Robots are a greater threat to the job prospects of youngsters than immigrants, Labour's Stella Creasy has told ministers.
She said the new generation is seeing changes occur within a decade rather than their lifetime, with manual and skilled labour already being replaced by technology.
The Walthamstow MP told the Commons the pace of change means there is little certainty for children and young adults but also more second chances than ever before for those capable of learning or developing skills.
Speaking during the debate over the Queen's Speech, which also referred to driverless cars, drones and a commercial spaceport, Creasy called for the government to do more to stop existing inequalities which define life chances from being reinforced.
"When I was involved in the scouts, we always said the key to understanding youth work was to recognise that while everybody has been a 15-year-old not everyone has been a 15-year-old in today's world,” she said.
"If we really want to improve the life chances of today's young people, they don't just need our help to get them a job - they aren't just seeking an industry, a profession.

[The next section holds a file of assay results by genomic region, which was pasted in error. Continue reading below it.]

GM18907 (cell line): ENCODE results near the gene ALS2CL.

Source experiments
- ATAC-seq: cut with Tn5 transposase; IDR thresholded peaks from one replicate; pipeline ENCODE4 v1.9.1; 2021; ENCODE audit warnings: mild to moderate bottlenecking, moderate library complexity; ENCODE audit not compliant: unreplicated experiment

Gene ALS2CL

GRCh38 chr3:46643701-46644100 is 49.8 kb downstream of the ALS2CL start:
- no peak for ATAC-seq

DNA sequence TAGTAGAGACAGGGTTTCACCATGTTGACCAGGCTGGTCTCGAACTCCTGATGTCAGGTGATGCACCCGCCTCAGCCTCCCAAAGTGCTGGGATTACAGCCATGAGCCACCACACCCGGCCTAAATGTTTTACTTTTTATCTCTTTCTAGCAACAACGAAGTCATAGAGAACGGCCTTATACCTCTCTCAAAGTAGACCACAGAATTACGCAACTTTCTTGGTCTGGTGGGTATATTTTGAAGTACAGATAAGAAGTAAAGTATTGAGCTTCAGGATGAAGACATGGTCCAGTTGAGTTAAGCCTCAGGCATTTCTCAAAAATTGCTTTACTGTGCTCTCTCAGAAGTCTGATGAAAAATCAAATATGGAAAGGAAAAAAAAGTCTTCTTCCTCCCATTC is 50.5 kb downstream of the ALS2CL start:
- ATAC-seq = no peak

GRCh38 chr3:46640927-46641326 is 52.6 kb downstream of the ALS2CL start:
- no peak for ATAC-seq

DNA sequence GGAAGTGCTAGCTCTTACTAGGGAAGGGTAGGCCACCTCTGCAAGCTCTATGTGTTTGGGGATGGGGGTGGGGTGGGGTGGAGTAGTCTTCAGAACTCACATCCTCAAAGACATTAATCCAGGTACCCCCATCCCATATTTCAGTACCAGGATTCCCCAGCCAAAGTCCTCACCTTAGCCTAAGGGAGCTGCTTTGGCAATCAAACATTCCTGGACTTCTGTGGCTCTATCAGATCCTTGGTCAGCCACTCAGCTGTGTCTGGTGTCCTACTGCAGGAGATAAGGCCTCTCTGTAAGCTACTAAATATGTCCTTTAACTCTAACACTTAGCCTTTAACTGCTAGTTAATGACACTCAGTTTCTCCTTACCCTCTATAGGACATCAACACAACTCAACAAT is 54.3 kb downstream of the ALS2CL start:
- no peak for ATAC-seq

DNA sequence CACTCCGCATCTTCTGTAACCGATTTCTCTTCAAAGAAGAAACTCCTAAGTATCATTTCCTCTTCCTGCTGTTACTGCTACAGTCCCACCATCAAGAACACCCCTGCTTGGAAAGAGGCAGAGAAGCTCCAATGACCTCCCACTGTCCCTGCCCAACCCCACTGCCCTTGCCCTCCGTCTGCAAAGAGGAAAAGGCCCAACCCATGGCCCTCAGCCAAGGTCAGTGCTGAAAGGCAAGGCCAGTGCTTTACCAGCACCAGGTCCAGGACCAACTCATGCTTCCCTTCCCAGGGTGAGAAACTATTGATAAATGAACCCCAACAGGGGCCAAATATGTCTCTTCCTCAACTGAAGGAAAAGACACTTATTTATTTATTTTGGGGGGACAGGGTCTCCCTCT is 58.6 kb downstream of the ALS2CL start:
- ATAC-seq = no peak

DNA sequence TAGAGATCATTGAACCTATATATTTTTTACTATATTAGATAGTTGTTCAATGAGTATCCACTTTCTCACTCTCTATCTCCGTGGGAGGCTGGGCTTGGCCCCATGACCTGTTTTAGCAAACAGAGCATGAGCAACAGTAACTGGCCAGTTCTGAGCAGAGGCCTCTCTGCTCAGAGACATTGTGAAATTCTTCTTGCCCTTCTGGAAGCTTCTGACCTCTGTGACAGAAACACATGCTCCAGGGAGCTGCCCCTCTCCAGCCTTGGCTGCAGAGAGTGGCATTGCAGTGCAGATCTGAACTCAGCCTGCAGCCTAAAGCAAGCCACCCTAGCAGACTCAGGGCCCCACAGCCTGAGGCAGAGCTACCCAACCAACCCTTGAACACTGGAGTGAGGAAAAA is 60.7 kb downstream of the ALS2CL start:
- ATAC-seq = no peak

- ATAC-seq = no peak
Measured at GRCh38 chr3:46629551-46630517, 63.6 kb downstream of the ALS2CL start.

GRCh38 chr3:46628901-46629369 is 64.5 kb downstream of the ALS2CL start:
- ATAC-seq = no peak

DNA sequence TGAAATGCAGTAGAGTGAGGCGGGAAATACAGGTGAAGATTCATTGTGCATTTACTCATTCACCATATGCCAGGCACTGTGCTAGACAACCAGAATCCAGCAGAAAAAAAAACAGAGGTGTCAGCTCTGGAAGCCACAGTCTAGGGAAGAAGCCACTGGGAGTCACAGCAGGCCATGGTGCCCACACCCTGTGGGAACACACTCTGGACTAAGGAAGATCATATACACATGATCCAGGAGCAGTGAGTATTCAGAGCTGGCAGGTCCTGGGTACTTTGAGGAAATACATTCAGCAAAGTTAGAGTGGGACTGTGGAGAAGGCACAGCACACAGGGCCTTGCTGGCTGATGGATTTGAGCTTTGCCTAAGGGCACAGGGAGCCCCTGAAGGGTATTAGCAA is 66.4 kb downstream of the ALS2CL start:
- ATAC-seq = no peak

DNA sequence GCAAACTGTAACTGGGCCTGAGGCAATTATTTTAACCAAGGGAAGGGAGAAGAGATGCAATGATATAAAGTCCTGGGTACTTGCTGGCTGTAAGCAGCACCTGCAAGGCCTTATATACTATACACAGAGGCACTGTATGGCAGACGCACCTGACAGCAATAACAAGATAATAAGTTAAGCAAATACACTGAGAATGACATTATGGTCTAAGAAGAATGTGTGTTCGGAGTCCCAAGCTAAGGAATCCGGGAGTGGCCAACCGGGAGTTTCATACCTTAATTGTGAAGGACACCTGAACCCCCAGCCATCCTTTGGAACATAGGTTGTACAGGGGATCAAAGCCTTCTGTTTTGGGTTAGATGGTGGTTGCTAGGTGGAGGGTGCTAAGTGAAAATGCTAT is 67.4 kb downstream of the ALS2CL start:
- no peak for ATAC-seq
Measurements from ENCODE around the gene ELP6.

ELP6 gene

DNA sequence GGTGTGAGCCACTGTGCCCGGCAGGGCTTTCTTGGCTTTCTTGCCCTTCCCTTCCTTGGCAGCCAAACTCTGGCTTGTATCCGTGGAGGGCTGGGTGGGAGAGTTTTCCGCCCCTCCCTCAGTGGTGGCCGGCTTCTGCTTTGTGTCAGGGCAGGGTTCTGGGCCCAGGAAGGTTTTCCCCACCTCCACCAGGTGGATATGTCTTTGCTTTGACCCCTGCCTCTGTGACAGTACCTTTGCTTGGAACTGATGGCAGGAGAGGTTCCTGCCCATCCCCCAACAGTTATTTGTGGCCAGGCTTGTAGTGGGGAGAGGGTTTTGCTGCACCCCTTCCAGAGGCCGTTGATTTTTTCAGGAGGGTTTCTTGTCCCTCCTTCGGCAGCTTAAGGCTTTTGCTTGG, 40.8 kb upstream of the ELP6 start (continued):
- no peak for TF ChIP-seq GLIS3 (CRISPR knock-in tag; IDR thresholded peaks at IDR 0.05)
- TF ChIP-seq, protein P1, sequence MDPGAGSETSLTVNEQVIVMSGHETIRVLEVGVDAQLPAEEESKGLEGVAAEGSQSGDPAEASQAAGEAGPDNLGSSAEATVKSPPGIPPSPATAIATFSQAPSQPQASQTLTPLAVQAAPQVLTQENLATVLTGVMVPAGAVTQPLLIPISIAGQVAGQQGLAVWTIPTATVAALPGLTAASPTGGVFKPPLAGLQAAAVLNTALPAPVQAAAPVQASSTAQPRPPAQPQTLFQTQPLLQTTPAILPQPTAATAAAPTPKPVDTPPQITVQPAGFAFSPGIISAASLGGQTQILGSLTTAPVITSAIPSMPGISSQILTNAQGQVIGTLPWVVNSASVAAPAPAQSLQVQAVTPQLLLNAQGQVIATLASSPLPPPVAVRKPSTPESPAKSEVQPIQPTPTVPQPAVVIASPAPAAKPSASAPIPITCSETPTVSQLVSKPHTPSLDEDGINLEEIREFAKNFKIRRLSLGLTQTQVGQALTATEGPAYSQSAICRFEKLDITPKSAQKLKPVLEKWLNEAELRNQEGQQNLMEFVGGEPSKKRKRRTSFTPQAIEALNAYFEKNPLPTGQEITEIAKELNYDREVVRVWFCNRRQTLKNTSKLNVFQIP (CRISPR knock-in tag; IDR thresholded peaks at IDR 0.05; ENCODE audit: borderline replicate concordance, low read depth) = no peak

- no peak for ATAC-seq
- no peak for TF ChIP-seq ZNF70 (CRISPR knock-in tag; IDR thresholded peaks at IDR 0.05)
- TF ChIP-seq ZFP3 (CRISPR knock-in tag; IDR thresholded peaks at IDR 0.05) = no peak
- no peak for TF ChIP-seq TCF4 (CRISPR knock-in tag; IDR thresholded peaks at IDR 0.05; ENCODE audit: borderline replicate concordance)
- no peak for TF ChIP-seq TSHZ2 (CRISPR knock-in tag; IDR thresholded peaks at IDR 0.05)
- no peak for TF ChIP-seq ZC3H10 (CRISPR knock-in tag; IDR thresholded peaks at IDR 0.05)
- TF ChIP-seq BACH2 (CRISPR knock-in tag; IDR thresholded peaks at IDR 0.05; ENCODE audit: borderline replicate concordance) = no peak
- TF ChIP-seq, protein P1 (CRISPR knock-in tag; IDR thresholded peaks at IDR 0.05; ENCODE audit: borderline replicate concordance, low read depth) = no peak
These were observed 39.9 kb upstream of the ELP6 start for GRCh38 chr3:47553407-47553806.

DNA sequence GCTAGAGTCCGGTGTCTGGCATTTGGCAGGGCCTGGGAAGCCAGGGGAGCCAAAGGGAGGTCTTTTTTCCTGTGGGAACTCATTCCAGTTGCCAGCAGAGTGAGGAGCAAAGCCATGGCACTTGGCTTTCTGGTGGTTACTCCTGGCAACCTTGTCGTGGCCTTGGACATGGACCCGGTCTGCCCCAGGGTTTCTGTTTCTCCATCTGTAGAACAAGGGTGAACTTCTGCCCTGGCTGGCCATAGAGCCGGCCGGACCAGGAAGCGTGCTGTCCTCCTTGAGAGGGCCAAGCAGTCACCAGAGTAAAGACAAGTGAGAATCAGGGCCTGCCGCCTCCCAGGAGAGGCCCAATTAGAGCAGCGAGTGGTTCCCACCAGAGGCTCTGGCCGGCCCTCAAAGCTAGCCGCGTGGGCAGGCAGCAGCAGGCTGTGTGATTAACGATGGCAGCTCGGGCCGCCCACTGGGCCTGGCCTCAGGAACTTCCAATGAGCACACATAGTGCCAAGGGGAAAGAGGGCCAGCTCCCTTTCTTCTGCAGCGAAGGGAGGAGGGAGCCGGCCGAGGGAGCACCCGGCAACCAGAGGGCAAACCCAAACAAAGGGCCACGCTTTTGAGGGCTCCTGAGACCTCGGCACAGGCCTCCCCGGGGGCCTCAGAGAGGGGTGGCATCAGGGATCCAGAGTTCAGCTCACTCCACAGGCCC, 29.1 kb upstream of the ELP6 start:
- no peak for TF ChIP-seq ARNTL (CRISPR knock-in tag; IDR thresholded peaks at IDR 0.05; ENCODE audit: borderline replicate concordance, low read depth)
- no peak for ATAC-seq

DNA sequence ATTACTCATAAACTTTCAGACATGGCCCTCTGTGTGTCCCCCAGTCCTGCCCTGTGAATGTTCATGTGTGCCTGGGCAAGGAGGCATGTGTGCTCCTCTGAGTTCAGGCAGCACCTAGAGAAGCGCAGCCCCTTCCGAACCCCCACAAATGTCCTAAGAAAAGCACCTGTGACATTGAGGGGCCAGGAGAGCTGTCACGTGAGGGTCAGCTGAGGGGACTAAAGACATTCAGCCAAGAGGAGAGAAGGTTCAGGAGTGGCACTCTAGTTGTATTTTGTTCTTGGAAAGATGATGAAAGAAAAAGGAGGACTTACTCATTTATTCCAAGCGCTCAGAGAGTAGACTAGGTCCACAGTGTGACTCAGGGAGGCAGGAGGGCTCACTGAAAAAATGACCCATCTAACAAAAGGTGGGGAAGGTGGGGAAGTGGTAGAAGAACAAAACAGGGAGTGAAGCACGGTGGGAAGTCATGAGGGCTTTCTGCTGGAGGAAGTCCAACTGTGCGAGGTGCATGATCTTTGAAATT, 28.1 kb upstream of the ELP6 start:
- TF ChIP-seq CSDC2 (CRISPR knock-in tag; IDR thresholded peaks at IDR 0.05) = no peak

"They live in a world where it's predicted they will hold seven different careers, two of which are yet to be invented.
"The real challenge to their future prospects is not Romanian immigrants, it's robots.
"Just like Friends Reunited was overtaken by Facebook, so technology is replacing not just manual labour but skilled too.
“We’re failing the next generation by not acting to help them navigate the world to come, my fear is with this Queen's Speech we can end up reinforcing the inequalities that already define life chances for so many."
In November, Andrew Haldane, the chief economist at the Bank of England, predicted that 15 million UK jobs could be lost to robots in the future.
The World Economic Forum has also predicted that five million people across the world will lose their jobs in the next five years to the same fate.